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The present invention relates to the field of computer security. It relates particularly to the protection of cryptographic methods implementing pairs of public and private keys.
Some cryptographic systems carrying out methods such as, for example, the digital signature of a message or its encryption, require the generation of pairs of cryptographic keys. The public key is shared in clear text by the cryptographic system with the destination systems of the processed message while the private key is kept secret.
The generation of the pairs of public and private keys being a sensitive operation, test mechanisms are normally provided to check their integrity.
For example, the American standard FIPS 140-2 published by the NIST (acronym for “National Institute of Standards and Technology”) provides a test of this type (entitled “pair-wise consistency test”).
In the case of RSA cryptographic methods (acronym for “Rivest Shamir Adelman”), the pair of keys is obtained in the following manner.
In order to obtain p and q, two large prime numbers, the following two steps are repeated:
until a prime number is obtained.
The product of the numbers p and q thus forms a number n (n=p·q).
The number Φ(n)=(p-1)·(q-1) is then calculated Φ being the Euler indicator function, or “totient”).
The public key is then formed by the numbers n and e, where e, “the public exponent”, is an integer such that:
The private key for its part is formed by the numbers n and d, where d, “the private exponent”, is an integer such that;
When the cryptographic method is an encryption of a message m (belonging to Z_{n}), the integrity test provided by the FIPS 140-2 standard can be summarised as follows:
When the cryptographic method is a signature of a message m (m belonging to Z_{n}), the integrity test provided by the FIPS 140-2 standard can be summarized as follows:
However, the inventors have noted that the integrity tests currently used could fail to detect some key pair generation errors. They have thus revealed a need to improve the reliability of key pair generation in cryptographic systems.
The present invention fits into this context.
A first aspect of the invention relates to a method for generating a pair of public and private cryptographic keys in the additive group of integers modulo n, where n is the product of two prime numbers p and q, the method comprising the following steps:
characterized in that the method furthermore comprises a step:
A method according to the first aspect ensures resistance to the corruption of the keys during their generation, notably during the calculation of the least common multiple.
A method according to the first aspect notably ensures resistance to malicious attacks aimed at cryptographic methods implementing the generated keys.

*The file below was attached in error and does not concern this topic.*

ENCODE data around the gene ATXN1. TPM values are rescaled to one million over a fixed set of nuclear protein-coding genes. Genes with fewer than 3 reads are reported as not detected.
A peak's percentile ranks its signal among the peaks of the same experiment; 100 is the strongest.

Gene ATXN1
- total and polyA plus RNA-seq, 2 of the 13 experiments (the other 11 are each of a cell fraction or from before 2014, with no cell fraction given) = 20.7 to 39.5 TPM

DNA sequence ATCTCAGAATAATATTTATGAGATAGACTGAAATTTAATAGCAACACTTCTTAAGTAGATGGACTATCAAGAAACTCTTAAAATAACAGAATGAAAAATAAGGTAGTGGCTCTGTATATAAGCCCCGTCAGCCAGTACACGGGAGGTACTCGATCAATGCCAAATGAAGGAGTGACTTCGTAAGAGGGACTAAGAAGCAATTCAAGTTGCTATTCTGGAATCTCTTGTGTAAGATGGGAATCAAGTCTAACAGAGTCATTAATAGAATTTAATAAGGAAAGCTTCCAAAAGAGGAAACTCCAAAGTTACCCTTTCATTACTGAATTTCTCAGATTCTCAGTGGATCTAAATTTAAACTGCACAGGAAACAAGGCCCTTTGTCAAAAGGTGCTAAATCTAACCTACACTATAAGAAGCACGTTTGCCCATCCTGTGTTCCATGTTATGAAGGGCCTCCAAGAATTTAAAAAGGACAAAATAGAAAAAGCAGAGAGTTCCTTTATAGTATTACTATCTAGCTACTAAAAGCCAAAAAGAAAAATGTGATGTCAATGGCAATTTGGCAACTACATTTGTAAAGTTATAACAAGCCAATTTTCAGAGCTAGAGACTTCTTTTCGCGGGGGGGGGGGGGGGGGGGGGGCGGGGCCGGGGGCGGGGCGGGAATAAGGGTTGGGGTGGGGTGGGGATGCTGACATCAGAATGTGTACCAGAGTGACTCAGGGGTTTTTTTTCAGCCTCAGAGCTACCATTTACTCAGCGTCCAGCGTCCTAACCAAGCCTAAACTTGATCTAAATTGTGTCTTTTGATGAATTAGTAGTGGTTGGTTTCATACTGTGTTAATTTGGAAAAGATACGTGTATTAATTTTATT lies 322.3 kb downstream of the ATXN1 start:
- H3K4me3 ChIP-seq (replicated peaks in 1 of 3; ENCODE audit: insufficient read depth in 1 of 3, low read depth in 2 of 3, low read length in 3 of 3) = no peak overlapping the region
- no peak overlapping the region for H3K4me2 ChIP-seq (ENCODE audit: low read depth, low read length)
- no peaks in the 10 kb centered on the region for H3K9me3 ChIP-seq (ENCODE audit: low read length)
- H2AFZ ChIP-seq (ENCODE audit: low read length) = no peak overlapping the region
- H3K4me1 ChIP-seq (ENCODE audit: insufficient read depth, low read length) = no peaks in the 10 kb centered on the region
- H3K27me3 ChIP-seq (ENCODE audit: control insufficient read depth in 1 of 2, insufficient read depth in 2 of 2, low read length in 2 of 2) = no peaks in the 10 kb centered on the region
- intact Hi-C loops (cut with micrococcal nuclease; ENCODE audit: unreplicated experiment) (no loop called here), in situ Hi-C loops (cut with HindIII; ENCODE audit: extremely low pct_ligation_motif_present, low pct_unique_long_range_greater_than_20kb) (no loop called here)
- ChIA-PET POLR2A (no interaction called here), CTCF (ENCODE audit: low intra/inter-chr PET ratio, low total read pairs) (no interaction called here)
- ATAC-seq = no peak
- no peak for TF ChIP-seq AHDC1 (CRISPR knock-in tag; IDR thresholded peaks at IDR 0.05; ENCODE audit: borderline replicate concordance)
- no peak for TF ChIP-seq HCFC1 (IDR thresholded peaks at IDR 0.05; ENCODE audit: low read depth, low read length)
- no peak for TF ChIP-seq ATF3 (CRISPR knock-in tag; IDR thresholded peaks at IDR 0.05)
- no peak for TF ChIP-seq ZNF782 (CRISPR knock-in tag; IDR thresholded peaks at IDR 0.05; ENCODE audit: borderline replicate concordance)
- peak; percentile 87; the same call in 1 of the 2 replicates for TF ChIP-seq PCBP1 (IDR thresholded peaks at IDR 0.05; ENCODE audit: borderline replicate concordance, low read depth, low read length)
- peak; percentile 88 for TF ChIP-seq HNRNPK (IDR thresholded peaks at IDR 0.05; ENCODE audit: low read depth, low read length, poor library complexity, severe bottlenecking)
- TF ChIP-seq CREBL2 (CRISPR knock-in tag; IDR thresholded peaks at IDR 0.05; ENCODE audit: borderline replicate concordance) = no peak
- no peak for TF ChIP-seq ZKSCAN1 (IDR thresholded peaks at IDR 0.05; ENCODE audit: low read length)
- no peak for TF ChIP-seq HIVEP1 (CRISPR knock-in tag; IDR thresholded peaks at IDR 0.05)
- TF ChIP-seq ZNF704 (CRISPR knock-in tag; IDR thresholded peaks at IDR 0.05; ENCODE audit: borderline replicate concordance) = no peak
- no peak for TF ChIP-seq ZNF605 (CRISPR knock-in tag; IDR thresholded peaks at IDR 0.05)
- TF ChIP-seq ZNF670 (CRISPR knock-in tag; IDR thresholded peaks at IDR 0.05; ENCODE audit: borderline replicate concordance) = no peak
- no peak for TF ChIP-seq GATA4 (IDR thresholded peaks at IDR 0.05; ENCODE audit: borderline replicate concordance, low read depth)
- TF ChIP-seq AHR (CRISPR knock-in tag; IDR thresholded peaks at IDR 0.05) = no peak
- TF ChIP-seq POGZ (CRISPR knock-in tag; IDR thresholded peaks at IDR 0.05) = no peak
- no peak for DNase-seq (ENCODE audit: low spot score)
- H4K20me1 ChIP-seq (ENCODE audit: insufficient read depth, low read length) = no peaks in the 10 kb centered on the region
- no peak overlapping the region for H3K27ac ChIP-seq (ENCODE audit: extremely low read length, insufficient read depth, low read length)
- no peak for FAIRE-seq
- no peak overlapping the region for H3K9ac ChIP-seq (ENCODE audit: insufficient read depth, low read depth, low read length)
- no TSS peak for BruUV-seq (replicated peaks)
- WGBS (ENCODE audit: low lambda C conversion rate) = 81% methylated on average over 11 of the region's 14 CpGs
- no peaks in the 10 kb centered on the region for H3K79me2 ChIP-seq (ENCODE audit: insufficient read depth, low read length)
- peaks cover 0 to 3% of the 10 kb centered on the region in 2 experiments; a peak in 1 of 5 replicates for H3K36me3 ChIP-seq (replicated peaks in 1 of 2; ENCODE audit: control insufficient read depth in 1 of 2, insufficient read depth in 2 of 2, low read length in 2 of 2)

Embodiments relate to a method for testing the integrity of cryptographic key generation comprising the following steps:
The method may furthermore comprise, the following steps:
For example, the method is carried out in an electronic device to counter a combination of a side-channel attack and an error injection attack, said combination being implemented during the performance of a cryptographic method implementing a pair of cryptographic keys.
A second aspect of the invention relates to a method for testing the security of an electronic device against an attack, said device implementing a generation of a public cryptographic key e and a private cryptographic key d in the additive group of integers modulo n, such that:
the method including a step of disrupting the calculation of the value λ(n), in such a way as to obtain, instead and in place of the value λ(n), a value λ′(n)=λ(n)/α, where α divides λ(n), said disruption resulting in the calculation of a private key d′, instead and in place of the private key d such that d′·e=1 mod λ(n)/α.
A method according to the second aspect enables testing of the electronic devices implementing a generation of pairs of keys, by checking their response to the disruption of the calculation of the least common multiple.
A method according to the second aspect can be carried out in the industrial process of testing electronic devices implementing a cryptographic key generation, for example in a test laboratory. Said disruption step can enable the detection of a vulnerability in the resistance to a miscalculation of the value λ(n).
A third aspect of the invention relates to a computer program and a computer program product, and a storage medium for such a program and product, enabling a method according to the first or second aspect, to be carried out when the program is loaded and executed by a processor of an electronic device, for example a cryptographic device.
A fourth aspect relates to an electronic device, for example a cryptographic device, configured to carry out a method according to the first aspect of the second aspect.
For example, a device according to the third aspect is a portable electronic entity.
The device according to the third aspect may be a chip card.